LOS ANGELES — Carol Burnett is so glad we had this time together, as she sang in her signature song. Now, she’s added a lot more time, and a lot more songs, to be glad about.
Since its original run from 1967 to 1978, most viewers have only seen heavily chopped versions of “The Carol Burnett Show,” and many fans had no idea that singing and dancing were an essential part of a series that was actually more classic variety show than modern comedy sketch show.
“What we were doing in essence was kind of like a Broadway musical revue every week, kind of like vaudeville, with sketches and then musical numbers. And of course in television the “v” of vaudeville became the “v” of variety show,” Burnett told The Associated Press this week. “The problem was, when we went into syndication all those years ago, they cut it down to a half hour, and all the music was cut out.”
But now, 65 episodes drawn from the show’s 11 seasons on CBS, which brought it 25 Emmy Awards, have been revived and expanded, most to their original hour length under the title “The Best of The Carol Burnett Show,” and can be seen streaming for the first time on services including Tubi and The Roku Channel.
Along with its guest star, each show typically had a musical guest, who would perform in a simple setting early in the show then sing and dance in a big, costumed, Broadway-style finale at the end alongside Burnett and often singing co-stars Vicki Lawrence and Lyle Waggoner.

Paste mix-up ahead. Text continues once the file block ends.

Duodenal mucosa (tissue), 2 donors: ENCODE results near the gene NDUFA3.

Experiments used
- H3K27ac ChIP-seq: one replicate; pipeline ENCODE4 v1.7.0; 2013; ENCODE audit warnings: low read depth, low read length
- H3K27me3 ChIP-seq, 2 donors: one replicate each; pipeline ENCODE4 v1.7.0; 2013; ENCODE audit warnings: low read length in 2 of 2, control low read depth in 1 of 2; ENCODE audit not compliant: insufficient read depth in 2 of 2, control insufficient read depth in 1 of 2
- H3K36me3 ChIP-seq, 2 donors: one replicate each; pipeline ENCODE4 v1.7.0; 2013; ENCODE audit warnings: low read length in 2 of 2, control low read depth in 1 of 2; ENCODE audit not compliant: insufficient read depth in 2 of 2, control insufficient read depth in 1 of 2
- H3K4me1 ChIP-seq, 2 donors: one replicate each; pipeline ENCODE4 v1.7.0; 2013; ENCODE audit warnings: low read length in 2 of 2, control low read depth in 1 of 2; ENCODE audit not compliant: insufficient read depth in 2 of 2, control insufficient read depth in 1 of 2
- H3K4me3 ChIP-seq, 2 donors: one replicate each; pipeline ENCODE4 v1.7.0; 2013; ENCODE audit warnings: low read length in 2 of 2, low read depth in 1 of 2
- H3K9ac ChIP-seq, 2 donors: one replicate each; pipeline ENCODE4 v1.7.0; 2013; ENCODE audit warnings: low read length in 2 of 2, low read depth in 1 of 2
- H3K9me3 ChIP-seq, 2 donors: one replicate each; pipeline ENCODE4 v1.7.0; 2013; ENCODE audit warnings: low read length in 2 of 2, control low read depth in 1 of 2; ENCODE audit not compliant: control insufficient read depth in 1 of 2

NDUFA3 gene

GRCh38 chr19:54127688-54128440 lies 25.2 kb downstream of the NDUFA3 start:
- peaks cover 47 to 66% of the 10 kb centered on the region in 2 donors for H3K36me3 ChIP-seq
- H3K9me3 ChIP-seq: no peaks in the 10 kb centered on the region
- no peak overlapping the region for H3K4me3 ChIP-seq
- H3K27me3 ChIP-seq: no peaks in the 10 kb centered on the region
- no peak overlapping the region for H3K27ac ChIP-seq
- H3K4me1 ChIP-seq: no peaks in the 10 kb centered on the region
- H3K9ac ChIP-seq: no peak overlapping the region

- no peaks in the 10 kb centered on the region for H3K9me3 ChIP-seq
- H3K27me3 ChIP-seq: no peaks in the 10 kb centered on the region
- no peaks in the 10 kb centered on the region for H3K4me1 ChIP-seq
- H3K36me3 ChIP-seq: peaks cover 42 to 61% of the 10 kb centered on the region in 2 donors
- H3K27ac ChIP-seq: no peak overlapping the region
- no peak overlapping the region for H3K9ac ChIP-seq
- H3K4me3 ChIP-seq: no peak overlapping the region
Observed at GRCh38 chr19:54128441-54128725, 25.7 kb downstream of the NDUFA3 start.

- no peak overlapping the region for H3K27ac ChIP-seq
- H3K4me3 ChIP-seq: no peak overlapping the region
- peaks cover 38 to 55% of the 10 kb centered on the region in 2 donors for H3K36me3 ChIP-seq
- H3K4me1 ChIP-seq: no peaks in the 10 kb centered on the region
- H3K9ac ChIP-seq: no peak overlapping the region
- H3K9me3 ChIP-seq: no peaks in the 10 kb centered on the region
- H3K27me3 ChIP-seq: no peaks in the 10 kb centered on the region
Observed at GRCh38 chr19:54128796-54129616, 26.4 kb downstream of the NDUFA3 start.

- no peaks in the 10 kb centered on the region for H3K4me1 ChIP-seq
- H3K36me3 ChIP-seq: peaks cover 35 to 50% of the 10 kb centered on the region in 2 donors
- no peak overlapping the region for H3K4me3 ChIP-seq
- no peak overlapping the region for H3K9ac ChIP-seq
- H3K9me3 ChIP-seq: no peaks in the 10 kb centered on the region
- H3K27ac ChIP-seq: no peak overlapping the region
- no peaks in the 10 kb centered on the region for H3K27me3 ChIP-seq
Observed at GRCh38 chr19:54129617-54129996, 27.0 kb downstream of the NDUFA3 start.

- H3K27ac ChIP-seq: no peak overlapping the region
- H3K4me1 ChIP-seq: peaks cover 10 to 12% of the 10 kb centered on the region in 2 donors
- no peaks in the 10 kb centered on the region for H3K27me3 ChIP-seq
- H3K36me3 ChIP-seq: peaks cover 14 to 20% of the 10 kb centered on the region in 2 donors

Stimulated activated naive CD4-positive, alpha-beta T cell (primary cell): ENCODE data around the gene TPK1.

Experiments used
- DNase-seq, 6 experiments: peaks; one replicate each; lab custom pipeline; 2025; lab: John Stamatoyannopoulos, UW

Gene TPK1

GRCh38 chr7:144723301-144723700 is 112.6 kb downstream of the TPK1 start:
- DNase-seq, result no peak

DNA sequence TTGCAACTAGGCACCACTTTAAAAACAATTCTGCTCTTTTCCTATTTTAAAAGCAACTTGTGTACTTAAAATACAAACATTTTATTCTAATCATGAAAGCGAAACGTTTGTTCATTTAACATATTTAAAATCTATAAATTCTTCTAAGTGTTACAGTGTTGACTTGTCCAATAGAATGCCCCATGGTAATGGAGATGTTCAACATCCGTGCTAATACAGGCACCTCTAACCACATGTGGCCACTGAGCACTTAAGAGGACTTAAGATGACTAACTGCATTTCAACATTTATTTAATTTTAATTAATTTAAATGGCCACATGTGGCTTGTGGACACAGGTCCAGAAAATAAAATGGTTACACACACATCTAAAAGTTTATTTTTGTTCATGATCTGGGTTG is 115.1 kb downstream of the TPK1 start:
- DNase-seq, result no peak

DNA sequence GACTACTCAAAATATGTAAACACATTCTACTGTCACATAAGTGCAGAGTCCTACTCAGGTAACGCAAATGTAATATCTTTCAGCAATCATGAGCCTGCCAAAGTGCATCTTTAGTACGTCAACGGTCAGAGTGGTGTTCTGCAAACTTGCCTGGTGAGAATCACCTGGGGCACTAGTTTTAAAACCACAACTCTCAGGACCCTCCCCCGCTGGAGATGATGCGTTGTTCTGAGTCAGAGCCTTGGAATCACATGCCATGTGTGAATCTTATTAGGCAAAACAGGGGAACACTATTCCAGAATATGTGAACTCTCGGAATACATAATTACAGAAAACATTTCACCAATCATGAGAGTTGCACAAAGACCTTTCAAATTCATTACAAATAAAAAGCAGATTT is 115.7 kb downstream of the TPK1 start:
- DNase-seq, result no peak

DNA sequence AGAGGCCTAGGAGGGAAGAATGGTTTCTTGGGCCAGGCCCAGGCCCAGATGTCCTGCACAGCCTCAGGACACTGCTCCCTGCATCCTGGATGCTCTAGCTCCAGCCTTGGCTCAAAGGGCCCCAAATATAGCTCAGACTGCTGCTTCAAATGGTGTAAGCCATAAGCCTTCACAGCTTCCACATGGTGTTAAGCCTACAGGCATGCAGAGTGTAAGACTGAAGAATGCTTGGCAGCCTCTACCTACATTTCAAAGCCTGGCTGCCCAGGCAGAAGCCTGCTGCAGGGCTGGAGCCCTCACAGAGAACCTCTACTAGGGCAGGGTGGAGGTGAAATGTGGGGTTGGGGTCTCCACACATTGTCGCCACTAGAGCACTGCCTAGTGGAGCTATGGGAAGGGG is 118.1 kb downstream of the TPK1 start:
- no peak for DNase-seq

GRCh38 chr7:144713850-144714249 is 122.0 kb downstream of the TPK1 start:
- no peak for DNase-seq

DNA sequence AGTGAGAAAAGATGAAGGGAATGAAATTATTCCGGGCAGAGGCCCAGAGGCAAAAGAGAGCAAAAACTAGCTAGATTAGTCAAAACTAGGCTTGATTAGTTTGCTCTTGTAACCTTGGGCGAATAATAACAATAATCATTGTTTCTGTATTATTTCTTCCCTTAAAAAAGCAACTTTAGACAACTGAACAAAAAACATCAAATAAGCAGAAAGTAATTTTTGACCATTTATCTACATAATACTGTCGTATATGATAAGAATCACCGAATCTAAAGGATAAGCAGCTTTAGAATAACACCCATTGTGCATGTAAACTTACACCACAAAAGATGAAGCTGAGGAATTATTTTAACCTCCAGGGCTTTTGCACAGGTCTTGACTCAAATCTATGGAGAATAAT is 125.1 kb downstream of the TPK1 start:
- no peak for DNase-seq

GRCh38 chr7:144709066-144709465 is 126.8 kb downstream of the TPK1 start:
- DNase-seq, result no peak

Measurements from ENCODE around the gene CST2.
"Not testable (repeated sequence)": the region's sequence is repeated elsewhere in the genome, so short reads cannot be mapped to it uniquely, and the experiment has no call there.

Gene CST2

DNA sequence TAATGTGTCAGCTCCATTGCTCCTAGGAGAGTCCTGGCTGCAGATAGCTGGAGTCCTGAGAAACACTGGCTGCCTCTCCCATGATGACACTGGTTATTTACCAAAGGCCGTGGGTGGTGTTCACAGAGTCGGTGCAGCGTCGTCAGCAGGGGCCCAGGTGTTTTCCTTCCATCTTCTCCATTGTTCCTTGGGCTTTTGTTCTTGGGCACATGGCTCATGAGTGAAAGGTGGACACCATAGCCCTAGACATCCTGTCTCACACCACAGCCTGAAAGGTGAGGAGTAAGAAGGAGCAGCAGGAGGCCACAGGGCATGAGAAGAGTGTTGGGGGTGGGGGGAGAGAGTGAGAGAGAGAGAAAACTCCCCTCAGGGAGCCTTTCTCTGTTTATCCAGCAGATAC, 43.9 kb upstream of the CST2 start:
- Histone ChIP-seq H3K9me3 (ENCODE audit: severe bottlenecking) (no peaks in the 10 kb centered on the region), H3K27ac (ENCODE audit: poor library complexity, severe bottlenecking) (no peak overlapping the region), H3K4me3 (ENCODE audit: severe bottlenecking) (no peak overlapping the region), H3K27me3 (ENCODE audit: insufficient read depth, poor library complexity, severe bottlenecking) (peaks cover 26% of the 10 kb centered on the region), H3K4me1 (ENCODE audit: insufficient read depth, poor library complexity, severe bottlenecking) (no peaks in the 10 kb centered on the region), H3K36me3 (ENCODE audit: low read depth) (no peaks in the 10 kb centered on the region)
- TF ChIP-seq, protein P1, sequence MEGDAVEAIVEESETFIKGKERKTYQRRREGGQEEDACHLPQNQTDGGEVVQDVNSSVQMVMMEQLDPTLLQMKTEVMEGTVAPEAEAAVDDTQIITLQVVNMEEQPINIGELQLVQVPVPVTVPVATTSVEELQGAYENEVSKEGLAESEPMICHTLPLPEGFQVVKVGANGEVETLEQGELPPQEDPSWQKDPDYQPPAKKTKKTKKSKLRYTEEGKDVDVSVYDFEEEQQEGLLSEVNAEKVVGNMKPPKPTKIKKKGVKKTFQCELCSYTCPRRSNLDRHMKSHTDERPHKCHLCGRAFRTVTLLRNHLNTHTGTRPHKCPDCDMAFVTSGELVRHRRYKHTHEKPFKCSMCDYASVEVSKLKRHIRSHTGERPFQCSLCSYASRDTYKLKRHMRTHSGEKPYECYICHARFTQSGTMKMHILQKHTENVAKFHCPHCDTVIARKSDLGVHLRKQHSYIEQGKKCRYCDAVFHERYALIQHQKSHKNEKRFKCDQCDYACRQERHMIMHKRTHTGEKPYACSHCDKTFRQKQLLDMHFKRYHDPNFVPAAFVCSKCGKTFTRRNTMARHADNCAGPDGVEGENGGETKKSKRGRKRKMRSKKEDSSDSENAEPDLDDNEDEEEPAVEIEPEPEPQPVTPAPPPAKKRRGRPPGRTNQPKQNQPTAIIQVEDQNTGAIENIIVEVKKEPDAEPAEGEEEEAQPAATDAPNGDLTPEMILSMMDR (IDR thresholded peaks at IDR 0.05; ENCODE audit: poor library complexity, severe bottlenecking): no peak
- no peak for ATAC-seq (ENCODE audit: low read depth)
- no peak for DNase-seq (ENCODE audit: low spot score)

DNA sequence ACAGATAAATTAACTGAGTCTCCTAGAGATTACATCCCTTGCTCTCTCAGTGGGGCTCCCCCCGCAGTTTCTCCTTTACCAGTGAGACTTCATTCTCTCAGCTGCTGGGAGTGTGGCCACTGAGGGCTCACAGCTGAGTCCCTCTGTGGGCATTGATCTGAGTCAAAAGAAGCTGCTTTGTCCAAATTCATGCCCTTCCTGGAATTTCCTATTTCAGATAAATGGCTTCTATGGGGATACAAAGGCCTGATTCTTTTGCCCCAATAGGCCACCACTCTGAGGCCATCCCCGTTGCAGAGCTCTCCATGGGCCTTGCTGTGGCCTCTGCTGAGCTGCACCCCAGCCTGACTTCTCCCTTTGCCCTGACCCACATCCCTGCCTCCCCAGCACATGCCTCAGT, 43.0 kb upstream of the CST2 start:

It was on Broadway that Burnett, now 87, had her breakout role at age 26 in 1959, singing in the musical fairytale spoof, “Once Upon a Mattress.”
“My first love was musical comedy,” Burnett said. “I wanted to be on Broadway, so I was always singing loud, like Ethel Merman. Then what was great fun was that when I got my own show, I got to do some of that.”
Merman would be among the show’s musical guests, as would Ray Charles, Bing Crosby, Helen Reddy and the Jackson 5.
One restored episode from the show’s first season ends with Burnett, Lawrence, comic Phyllis Diller and dancer Gwen Verdon wearing psychedelic “Sgt. Pepper’s Lonely Hearts Club Band” regalia and singing a medley of songs from the Beatles album the year it was released.
Burnett liked to stick musicians into sketches too, as she did when she gave Charles a rare acting gig as a bar piano player talking to a sad drinker played by Burnett. He was delighted to do it, telling Burnett, “Nobody ever asks me to do stuff like this.”
There are also lost sketches in the expanded episodes, which Burnett brought back along with distributor Time Life, with more comedy from the show’s classic core cast of Burnett, Waggoner, Harvey Korman, Tim Conway and Lawrence, who was just 18 in the first episodes.
“They would never let me hire Vicki now,” Burnett said. “Just 18, with no experience? No way.”
Burnett and Lawrence remain close.
“We’re in touch, we talked yesterday on her anniversary, she’s been married 46 years. She married our makeup man,” Burnett said. “It’s hard to believe, she was such a kid when we hired her.”
The expanded shows also stand as a tribute to the members of the cast who have died, a couple very recently. Korman died in 2008, Conway died last year, and Waggoner died in March.
“It’s just me and Vicki now,” Burnett said with a sigh. “We miss our gang.”